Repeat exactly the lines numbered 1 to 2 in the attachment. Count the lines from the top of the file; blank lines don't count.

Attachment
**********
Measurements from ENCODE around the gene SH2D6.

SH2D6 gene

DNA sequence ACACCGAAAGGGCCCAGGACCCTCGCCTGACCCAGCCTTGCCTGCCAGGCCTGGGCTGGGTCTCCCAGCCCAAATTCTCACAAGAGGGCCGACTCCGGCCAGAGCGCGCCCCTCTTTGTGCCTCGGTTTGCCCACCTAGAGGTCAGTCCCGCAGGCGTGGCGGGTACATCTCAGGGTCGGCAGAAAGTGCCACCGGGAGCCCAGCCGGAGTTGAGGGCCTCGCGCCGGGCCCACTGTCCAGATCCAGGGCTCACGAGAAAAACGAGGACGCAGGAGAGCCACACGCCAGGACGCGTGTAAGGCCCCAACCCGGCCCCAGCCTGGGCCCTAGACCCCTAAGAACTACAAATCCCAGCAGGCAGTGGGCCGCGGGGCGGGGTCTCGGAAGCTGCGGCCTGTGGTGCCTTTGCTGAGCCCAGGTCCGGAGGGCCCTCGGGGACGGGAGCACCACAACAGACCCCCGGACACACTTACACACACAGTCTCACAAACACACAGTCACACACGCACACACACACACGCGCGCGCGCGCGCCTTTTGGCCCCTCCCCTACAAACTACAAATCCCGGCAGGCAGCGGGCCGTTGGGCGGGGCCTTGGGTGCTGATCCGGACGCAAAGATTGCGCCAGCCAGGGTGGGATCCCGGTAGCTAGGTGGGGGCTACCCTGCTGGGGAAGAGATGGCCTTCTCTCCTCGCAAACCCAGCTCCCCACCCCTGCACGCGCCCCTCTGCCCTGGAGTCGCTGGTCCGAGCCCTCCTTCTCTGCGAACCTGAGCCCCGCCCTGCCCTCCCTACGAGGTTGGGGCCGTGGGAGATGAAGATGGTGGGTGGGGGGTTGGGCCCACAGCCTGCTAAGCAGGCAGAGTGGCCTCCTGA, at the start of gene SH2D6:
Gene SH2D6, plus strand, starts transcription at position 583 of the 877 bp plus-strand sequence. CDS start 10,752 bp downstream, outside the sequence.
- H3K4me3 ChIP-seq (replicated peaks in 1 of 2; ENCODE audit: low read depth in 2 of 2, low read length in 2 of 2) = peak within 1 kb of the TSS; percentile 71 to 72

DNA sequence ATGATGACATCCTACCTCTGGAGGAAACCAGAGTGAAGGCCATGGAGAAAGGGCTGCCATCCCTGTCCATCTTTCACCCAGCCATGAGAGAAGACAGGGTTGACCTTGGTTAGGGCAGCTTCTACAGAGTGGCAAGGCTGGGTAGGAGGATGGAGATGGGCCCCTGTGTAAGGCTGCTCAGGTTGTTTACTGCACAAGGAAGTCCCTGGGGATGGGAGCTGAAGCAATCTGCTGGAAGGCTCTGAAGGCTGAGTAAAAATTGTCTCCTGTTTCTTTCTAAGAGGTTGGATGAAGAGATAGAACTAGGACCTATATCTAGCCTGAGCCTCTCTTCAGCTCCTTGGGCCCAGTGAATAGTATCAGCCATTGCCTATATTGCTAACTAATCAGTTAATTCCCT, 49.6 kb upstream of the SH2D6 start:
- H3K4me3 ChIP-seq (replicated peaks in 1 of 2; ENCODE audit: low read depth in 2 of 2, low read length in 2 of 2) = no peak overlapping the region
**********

Measurements from ENCODE around the gene SH2D6.

SH2D6 gene